Treatment with unfunded drugs in oncology: the impact of access programmes and clinical trials

Authors

  • J. Tie,

    Corresponding author
    1. Department of Medical Oncology, the Royal Melbourne Hospital
    2. Department of Medical Oncology, Western Hospital
    3. Ludwig Colon Cancer Initiative Biomarkers Laboratory, Ludwig Institute for Cancer Research
    • Correspondence

      Jeanne Tie, Department of Medical Oncology, the Royal Melbourne Hospital, Parkville, Vic. 3050, Australia.

      Email: jeanne.tie@mh.org.au

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  • P. Gibbs

    1. Department of Medical Oncology, the Royal Melbourne Hospital
    2. Department of Medical Oncology, Western Hospital
    3. Ludwig Colon Cancer Initiative Biomarkers Laboratory, Ludwig Institute for Cancer Research
    4. BioGrid Australia, Melbourne, Victoria, Australia
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  • Funding: Merck Serono provided a project grant for this research project.
  • Conflict of interest: None.
  • Dr Jeanne Tie is supported by the Victorian Government through the Victorian Cancer Agency Researcher Fellowship.

Abstract

Background

Where proven cancer therapies remain unfunded, patients are faced with difficult decisions regarding personally covering some or all of the treatment cost. Clinical trials provide an alternative form of access to unfunded drugs.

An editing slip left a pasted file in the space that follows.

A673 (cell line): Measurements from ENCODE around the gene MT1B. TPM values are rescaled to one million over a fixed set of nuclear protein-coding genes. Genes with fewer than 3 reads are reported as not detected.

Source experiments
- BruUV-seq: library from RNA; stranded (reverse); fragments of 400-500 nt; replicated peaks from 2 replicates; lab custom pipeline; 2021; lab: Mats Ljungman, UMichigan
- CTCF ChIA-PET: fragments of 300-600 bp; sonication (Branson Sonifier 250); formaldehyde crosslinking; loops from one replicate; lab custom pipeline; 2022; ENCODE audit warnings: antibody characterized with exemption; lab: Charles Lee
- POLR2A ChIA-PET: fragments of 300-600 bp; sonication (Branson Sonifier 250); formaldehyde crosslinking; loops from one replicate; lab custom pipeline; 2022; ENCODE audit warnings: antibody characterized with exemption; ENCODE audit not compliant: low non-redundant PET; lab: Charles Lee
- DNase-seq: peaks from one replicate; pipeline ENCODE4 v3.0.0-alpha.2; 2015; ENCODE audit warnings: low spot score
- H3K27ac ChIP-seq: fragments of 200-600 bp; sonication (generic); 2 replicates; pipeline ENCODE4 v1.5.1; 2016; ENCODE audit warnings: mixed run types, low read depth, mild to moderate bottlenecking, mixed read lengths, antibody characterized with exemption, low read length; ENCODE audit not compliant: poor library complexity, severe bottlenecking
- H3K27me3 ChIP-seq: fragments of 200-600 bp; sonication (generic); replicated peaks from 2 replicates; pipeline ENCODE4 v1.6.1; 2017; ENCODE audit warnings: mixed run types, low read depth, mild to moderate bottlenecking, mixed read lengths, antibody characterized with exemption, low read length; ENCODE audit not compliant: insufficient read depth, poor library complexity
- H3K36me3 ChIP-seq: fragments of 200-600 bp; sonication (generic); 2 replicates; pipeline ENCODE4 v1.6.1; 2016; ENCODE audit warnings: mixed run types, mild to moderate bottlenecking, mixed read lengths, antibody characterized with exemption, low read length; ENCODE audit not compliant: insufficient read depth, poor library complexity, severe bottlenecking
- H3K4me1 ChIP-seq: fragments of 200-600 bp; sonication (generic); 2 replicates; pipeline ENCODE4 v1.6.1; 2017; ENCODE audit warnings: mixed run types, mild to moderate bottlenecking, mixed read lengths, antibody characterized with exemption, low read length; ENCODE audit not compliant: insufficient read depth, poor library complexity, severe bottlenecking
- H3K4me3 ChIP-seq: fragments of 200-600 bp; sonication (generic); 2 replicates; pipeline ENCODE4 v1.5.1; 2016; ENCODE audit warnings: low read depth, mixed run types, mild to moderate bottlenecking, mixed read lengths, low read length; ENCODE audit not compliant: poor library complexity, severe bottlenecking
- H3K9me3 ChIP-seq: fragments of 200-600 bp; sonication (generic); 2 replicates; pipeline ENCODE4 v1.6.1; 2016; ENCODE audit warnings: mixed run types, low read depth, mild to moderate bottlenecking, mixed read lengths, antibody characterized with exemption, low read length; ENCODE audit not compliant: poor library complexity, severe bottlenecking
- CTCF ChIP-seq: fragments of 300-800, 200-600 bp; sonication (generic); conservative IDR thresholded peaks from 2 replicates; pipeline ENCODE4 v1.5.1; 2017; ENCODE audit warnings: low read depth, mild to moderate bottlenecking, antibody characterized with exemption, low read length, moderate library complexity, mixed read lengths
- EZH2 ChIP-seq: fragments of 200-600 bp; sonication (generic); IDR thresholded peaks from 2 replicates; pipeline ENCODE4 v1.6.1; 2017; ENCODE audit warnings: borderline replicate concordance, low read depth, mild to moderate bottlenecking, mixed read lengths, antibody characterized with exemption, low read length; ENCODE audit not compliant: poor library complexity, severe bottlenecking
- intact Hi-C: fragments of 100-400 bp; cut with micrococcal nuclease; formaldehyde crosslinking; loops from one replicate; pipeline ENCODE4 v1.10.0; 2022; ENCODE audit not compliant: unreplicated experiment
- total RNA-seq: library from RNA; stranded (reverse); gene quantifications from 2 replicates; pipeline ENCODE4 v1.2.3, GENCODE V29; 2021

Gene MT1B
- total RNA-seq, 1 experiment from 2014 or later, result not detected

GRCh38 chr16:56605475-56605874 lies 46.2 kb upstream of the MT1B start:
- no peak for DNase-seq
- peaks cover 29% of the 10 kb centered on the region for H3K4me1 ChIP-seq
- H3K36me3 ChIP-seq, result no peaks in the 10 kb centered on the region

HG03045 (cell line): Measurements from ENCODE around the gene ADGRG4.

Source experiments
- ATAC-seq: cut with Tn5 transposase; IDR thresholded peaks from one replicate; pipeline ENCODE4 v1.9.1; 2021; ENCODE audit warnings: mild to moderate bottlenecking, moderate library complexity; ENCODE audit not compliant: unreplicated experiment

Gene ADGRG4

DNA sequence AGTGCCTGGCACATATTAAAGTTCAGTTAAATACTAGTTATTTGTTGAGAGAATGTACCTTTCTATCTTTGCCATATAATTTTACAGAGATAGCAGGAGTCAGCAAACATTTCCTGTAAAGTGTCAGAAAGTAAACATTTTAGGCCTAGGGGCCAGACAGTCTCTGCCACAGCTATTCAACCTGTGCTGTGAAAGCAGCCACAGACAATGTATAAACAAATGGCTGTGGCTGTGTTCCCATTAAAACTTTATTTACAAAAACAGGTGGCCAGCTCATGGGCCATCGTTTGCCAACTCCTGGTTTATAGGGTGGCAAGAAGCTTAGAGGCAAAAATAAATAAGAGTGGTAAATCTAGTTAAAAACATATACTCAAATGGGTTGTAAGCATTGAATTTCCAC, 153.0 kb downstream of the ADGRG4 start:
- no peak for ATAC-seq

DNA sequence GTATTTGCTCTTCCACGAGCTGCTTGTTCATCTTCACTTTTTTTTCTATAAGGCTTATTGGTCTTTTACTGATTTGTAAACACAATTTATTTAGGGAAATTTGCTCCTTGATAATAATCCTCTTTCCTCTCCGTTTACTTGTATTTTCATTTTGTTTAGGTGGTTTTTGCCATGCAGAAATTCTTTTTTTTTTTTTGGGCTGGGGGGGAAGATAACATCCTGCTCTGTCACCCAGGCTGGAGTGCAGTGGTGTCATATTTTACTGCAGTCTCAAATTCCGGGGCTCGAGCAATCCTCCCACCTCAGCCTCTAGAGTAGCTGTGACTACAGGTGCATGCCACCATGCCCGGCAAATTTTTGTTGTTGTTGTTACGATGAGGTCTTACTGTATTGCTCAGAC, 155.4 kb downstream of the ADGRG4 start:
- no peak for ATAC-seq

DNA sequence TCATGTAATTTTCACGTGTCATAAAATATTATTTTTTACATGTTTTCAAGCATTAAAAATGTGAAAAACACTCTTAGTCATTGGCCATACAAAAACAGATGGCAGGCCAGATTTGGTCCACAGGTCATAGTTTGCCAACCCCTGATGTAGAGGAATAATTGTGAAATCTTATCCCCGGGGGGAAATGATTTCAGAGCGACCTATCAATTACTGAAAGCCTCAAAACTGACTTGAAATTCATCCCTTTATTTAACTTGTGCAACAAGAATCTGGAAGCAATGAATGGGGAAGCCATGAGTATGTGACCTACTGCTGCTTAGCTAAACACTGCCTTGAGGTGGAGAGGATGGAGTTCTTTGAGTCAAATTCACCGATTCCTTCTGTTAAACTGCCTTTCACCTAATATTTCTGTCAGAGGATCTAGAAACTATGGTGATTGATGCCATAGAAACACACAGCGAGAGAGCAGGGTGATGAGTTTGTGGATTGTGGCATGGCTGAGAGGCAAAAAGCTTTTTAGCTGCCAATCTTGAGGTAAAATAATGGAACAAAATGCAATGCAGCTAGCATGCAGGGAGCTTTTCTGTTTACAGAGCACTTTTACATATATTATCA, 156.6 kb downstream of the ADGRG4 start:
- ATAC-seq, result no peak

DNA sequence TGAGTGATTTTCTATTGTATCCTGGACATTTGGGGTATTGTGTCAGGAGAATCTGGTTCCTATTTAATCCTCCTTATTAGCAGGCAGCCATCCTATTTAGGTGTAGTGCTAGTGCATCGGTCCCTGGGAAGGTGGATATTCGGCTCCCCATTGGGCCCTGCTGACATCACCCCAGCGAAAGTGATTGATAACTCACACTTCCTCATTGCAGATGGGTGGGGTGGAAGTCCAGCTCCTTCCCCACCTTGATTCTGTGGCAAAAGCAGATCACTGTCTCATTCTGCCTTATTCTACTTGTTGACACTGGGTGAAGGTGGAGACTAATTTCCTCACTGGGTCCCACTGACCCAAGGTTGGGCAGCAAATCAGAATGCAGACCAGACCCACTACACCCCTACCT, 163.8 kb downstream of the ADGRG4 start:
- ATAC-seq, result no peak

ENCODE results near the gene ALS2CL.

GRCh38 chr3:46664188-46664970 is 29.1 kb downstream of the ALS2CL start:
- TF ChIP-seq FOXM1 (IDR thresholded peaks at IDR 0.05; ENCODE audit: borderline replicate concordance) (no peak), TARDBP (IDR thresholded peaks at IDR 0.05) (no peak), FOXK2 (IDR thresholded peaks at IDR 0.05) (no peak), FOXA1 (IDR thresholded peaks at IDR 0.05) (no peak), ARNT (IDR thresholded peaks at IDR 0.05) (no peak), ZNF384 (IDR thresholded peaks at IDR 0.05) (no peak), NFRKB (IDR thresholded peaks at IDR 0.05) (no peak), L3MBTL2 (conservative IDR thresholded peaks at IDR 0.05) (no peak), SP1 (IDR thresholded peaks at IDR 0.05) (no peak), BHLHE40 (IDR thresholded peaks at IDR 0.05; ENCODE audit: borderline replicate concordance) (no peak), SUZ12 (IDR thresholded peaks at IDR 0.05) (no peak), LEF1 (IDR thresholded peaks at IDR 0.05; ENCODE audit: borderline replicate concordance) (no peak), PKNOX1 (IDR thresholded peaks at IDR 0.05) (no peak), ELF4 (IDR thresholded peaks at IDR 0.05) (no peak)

Aims

To examine the patient population and utilisation of the colorectal cancer cetuximab Interim Access Programme (IAP) in Australia.

Methods

We retrospectively analysed de-identified data collected as part of the costsharing colorectal cancer cetuximab IAP in Australia, which extended from June 2005 until November 2009. The impact of the CO20 clinical trial that opened in early 2008 and provided free access to cetuximab was also examined.

Results

Eight hundred and fifty-eight patients received ≥1 treatment on the IAP. The median age of participants was lower than the general colorectal cancer population (61 vs 71 years). A greater uptake by males was limited to patients over 65 years old. Socioeconomic status correlated with programme enrolment, and there appeared to be lower uptake among regional patients. The majority (93%) of patients received combination treatment with irinotecan, with a trend towards increasing use of single-agent cetuximab over time. The median time-on-treatment was longer in patients treated with combination therapy than with monotherapy (12 vs 8 weeks). The CO20 trial had minimal impact on IAP enrolment and approximately doubled the number of Australian patients receiving cetuximab.

Conclusions

Patients' age and gender in older patients impacted on participation in the IAP. Both the IAP and the CO20 trial contributed to a substantial proportion of Australian patients accessing an unfunded treatment, with an estimated 50% of the eligible patient population receiving cetuximab.

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